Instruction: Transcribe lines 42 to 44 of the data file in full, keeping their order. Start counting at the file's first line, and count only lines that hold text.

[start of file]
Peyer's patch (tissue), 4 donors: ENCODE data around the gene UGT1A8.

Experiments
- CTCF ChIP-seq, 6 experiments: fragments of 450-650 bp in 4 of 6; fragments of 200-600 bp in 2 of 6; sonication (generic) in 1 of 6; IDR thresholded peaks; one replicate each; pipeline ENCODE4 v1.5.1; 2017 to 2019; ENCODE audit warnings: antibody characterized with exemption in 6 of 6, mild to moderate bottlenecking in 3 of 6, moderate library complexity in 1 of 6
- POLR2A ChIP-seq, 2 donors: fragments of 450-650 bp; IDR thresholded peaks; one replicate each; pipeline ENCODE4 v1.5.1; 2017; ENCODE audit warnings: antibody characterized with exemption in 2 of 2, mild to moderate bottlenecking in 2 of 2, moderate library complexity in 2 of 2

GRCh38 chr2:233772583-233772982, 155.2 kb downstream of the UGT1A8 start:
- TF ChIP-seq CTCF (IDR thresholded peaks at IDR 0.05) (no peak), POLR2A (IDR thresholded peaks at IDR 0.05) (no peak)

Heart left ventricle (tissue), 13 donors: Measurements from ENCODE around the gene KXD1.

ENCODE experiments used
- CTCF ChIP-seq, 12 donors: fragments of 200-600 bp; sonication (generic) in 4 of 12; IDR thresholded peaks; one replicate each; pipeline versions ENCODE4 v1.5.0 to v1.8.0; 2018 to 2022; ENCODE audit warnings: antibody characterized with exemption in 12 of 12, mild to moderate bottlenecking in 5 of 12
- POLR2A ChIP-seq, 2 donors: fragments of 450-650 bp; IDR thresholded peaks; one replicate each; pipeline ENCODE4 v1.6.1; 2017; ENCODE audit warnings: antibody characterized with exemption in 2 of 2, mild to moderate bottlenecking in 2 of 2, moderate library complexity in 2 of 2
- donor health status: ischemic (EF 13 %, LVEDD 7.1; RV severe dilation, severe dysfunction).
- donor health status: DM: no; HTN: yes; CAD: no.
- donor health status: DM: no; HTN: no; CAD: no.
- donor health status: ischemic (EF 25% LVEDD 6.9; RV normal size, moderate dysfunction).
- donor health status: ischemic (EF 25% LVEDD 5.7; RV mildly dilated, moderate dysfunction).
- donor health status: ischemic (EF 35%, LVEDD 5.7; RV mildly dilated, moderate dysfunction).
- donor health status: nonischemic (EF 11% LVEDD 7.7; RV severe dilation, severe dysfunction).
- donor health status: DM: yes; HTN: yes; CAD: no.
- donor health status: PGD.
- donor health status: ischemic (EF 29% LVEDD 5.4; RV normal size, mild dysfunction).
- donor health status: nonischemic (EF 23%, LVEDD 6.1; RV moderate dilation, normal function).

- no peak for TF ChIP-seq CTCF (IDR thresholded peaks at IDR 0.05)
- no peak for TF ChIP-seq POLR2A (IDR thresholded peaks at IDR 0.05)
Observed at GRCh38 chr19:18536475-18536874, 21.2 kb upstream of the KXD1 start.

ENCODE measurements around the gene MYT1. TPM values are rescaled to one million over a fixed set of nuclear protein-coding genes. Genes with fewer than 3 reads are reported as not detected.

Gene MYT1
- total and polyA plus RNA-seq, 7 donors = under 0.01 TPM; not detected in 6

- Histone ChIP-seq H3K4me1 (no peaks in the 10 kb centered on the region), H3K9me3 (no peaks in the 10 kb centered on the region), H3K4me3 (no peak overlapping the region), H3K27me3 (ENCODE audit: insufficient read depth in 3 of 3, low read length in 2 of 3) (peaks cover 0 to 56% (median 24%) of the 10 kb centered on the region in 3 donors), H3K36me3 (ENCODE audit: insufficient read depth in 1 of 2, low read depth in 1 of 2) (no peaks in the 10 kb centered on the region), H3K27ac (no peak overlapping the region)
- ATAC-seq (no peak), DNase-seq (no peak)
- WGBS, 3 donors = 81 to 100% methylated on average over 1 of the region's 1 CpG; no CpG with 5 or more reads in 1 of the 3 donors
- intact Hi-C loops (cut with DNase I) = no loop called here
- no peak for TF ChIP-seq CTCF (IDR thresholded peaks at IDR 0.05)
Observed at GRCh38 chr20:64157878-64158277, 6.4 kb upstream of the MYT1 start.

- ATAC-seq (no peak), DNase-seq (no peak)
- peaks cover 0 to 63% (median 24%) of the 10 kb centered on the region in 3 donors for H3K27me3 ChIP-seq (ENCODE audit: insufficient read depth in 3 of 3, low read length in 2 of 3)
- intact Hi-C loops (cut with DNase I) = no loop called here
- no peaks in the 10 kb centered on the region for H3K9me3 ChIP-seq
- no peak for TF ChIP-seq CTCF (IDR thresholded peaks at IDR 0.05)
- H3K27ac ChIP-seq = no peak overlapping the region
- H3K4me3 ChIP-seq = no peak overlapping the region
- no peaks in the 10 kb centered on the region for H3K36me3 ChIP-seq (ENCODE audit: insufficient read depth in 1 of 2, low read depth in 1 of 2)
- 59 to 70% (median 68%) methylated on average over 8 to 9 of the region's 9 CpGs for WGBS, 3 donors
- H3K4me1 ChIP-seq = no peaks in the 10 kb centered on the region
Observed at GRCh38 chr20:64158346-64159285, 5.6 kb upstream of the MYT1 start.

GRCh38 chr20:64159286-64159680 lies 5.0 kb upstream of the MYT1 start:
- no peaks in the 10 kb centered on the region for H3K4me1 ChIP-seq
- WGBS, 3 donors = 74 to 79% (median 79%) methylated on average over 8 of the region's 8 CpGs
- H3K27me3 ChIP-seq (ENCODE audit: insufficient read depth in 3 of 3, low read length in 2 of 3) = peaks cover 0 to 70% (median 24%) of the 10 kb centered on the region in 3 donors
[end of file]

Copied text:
- 59 to 70% (median 68%) methylated on average over 8 to 9 of the region's 9 CpGs for WGBS, 3 donors
- H3K4me1 ChIP-seq = no peaks in the 10 kb centered on the region
Observed at GRCh38 chr20:64158346-64159285, 5.6 kb upstream of the MYT1 start.